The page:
Who invented a steamboat in 1787 that traveled between Philadelphia and Burlington, New Jersey?

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Who invented a steamboat in 1787 that traveled between Philadelphia and Burlington, New Jersey?

2012-11-25 13:05


Answer: John Fitch


Robert Fulton, a native of Lancaster County, is widely recognized as the inventor of the first commercially successful steamboat in the early 1800s. However, decades earlier, another Pennsylvania inventor named John Fitch worked on his own steamboat designs. Fitch fought for credibility and recognition, only to end up overshadowed and in obscurity.

Fitch, who was born in Connecticut, worked as clockmaker, silversmith, and surveyor. While exploring the Ohio River Valley, Fitch was captured by a group of Indians and remained their prisoner for about a year. Upon being freed, Fitch settled in Bucks County, Pennsylvania. By 1786, he had begun building his steamboat, which was reportedly inspired by Indian canoes.

Fitch entered into partnership with Philadelphia clockmaker Henry Voight and completed his boat in 1787. The steam-driven vessel was a success as it made its way from Philadelphia to Burlington, New Jersey, and it received praise from delegates at Philadelphia’s Constitutional Convention. Fitch released another version of his steamboat in the 1790, offering service between New Jersey, Pennsylvania, and Delaware. However, Fitch’s slow steamboat had yet to find an audience among reliable horse-and-carriage riders, and his company went out of business. To make matters worse, Fitch discovered that Virginia inventor James Rumsey laid claim to creating America’s first steamboat. Fitch felt that title was his and his only. He tried to promote other steamboat ideas, but found no support. Fitch moved to Kentucky and fell into a severe depression. He committed suicide in July 1798.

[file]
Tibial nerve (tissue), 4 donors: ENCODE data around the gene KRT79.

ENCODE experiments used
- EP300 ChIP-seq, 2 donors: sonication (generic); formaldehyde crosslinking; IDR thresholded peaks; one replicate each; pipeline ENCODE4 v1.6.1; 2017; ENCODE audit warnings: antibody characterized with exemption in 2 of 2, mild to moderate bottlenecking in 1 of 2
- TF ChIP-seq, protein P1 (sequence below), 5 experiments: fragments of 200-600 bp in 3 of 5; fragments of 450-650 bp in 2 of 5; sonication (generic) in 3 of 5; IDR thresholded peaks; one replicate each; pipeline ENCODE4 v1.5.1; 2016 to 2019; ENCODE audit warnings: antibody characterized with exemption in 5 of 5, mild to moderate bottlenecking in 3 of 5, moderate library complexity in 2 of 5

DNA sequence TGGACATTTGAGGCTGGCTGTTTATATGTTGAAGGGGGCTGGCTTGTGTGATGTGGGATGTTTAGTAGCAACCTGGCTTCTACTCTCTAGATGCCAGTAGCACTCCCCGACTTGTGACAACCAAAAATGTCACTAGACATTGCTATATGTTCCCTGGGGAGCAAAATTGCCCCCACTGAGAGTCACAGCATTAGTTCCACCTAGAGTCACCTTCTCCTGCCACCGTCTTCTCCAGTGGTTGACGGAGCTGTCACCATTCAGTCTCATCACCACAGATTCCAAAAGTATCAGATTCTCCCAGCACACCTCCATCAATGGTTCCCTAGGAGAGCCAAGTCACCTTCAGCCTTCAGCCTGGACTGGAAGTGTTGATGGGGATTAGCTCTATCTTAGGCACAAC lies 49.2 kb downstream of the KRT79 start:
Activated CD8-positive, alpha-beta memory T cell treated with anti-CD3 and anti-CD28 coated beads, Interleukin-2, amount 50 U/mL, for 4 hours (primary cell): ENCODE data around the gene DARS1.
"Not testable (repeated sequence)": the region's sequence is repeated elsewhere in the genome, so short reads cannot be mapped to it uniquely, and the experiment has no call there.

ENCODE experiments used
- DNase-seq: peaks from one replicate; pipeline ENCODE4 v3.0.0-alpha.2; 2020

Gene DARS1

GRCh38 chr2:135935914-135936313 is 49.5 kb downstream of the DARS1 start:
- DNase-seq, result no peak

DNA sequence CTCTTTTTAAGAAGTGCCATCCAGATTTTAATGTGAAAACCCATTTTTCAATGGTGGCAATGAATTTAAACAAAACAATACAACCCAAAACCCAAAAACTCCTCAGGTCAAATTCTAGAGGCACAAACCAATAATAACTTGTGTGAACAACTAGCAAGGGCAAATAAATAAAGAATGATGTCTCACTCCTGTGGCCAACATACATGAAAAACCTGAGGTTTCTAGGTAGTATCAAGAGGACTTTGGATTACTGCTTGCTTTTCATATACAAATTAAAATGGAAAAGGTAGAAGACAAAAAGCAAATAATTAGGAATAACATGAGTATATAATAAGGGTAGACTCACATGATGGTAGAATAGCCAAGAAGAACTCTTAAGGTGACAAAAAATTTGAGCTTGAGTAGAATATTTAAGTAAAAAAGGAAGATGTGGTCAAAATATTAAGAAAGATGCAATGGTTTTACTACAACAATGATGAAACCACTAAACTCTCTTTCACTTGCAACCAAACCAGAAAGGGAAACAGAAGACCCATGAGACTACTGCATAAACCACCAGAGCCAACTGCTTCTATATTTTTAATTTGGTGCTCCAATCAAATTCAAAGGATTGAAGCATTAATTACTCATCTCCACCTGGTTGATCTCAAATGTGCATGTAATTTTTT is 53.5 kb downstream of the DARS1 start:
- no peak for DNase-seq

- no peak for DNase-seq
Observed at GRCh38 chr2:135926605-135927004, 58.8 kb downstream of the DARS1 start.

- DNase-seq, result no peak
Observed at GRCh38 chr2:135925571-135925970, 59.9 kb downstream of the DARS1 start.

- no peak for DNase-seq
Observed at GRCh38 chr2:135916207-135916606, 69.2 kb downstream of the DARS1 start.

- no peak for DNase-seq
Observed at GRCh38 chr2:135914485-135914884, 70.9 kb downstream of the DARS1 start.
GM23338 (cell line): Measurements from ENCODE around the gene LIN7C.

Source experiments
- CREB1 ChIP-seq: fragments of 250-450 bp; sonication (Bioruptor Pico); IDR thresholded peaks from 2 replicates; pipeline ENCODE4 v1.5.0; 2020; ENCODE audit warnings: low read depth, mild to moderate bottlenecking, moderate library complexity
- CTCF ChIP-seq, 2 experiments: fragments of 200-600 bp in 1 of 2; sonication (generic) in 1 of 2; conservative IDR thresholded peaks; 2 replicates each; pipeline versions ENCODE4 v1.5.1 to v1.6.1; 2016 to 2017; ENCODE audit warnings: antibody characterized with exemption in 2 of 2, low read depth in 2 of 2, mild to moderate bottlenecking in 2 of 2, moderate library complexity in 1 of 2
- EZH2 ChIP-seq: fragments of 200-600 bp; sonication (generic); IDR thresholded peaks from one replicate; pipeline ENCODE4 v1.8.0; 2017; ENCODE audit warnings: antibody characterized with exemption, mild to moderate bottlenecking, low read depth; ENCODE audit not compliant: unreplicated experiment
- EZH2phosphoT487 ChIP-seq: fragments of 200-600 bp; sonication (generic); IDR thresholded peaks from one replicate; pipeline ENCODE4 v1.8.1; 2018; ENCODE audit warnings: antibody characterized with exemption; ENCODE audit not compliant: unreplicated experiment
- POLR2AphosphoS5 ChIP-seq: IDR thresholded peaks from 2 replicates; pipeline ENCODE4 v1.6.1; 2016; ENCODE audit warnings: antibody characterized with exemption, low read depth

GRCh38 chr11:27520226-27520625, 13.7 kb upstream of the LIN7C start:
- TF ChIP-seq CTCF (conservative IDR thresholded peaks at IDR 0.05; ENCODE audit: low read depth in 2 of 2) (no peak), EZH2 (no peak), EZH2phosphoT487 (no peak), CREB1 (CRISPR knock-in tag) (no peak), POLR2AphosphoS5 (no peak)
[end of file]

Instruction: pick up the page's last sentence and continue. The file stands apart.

HSP has a small collection of John Fitch’s papers (#208), which includes a few documents on his steamboat. Our library also holds several works on Fitch, Rumsey, and the history of the steamboat. Other related collections include the George Bryan papers (#90), which contain his opinion on the case of Fitch v. Rumsey; and the account book of Boyer, Brooke & Wilson  (Am .930), whose customers included, among other notables folks, John Fitch.

Image: John Fitch's Steamboat, April 16  1790, watercolor (1871)


Submitted by Cary Hutto on

Thank you! The steamboat has a really interesting history and we were happy to highlight it here through Fitch's work.

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